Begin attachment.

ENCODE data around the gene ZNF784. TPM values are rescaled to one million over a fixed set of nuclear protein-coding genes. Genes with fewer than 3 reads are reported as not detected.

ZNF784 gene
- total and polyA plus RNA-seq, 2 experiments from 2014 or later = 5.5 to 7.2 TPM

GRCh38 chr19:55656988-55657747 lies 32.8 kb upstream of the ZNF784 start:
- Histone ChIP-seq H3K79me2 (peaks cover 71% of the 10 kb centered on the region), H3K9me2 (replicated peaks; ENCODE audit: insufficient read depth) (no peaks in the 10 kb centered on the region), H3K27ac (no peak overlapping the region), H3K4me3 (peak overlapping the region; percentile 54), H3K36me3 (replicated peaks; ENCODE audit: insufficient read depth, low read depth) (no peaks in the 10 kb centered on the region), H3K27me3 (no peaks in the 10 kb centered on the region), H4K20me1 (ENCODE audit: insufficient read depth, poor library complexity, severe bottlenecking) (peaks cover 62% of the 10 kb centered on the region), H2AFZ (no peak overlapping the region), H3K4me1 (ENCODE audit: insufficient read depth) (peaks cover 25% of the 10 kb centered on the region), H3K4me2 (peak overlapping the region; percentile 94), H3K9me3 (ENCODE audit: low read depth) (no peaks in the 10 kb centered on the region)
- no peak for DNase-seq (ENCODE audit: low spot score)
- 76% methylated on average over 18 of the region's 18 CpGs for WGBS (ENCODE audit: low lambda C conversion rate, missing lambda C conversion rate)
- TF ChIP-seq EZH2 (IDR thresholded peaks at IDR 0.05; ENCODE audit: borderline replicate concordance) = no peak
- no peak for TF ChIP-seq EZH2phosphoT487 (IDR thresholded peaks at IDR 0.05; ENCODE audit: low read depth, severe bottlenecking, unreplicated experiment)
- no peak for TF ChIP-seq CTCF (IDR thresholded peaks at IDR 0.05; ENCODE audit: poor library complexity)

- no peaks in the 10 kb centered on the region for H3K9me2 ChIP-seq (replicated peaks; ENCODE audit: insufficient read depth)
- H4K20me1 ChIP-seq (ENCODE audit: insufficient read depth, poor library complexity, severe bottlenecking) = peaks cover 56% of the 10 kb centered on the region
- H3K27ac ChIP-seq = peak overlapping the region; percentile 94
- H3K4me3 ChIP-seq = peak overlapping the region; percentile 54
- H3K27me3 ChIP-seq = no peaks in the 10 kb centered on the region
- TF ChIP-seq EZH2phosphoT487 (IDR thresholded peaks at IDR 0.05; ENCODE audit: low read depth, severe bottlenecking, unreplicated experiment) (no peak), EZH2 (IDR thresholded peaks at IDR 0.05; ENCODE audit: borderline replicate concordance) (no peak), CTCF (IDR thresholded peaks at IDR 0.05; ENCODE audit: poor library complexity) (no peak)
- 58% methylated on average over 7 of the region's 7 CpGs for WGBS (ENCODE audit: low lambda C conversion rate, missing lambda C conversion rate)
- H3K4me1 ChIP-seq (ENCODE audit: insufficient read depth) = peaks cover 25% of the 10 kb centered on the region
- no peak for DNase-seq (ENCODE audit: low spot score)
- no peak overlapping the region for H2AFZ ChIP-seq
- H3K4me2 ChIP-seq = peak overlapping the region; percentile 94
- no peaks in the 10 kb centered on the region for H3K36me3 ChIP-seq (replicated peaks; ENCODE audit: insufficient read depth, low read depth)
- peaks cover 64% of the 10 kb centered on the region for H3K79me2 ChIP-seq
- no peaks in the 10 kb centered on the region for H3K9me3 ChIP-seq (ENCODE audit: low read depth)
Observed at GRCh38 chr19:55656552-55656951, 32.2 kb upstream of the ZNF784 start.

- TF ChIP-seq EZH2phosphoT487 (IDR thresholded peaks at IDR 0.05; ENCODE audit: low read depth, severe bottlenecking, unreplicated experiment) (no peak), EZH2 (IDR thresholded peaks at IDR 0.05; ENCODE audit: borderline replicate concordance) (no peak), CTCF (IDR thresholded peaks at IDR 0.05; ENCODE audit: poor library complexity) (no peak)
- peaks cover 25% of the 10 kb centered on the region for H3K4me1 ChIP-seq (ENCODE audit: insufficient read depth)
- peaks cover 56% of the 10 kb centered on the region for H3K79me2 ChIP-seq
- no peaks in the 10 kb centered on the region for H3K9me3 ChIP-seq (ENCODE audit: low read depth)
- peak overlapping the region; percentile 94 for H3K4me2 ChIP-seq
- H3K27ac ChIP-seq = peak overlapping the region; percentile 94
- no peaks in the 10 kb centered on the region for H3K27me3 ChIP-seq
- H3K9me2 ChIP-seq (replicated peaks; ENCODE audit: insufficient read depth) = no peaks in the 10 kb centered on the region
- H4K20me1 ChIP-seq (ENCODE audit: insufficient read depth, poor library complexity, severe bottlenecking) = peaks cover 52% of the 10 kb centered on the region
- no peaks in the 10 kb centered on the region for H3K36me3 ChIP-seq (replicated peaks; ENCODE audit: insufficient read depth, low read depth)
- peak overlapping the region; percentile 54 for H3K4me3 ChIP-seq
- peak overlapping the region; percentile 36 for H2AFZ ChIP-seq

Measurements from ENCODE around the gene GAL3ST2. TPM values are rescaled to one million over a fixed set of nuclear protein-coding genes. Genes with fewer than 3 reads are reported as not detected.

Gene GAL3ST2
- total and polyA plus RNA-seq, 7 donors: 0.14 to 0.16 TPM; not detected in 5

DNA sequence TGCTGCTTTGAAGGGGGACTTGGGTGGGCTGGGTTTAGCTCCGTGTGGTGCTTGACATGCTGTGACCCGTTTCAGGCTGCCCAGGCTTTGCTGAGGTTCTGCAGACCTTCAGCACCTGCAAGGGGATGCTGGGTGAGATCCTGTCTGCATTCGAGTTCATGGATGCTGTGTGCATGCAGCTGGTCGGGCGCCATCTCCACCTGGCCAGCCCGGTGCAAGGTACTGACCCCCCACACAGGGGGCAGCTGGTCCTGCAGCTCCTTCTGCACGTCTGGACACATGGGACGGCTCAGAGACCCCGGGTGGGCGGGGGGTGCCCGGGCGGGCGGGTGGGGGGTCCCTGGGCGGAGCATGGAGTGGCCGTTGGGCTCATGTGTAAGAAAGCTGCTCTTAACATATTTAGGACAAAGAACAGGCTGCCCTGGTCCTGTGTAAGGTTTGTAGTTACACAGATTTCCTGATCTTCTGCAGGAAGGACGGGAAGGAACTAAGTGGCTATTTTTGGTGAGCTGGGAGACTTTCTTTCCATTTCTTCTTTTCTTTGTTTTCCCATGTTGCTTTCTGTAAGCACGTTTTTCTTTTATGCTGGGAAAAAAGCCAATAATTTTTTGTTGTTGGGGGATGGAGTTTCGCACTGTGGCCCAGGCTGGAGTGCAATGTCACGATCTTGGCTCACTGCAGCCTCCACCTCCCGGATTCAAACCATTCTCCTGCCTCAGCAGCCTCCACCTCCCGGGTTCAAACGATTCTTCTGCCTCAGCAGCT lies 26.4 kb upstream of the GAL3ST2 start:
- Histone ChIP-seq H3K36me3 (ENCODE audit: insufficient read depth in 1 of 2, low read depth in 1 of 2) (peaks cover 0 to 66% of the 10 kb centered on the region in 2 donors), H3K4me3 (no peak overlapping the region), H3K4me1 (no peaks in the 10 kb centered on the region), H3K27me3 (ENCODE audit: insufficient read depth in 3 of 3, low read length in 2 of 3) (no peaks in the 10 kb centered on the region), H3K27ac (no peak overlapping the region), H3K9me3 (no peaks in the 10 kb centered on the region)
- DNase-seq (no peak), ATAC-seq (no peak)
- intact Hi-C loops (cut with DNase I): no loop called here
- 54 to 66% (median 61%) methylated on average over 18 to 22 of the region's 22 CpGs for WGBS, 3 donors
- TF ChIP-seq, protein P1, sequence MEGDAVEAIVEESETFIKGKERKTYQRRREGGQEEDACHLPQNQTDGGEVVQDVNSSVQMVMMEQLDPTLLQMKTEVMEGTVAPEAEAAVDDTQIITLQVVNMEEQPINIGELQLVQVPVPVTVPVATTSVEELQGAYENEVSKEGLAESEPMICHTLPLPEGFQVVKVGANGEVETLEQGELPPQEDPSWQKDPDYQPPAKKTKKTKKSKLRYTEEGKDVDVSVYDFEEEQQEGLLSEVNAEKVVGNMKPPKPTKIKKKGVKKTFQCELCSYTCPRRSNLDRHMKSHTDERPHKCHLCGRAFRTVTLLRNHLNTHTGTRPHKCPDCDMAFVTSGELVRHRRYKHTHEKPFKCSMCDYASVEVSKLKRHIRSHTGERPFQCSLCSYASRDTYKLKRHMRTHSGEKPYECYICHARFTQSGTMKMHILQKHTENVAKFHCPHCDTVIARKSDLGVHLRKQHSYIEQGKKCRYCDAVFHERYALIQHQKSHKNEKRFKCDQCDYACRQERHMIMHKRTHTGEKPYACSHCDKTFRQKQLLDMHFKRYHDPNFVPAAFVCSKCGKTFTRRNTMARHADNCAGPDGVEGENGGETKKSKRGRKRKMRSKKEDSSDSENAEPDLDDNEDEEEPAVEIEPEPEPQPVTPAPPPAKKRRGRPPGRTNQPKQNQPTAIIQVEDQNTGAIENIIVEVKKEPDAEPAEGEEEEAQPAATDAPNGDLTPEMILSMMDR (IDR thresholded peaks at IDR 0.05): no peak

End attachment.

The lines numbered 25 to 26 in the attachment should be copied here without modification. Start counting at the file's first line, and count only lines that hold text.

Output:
Observed at GRCh38 chr19:55656552-55656951, 32.2 kb upstream of the ZNF784 start.

- TF ChIP-seq EZH2phosphoT487 (IDR thresholded peaks at IDR 0.05; ENCODE audit: low read depth, severe bottlenecking, unreplicated experiment) (no peak), EZH2 (IDR thresholded peaks at IDR 0.05; ENCODE audit: borderline replicate concordance) (no peak), CTCF (IDR thresholded peaks at IDR 0.05; ENCODE audit: poor library complexity) (no peak)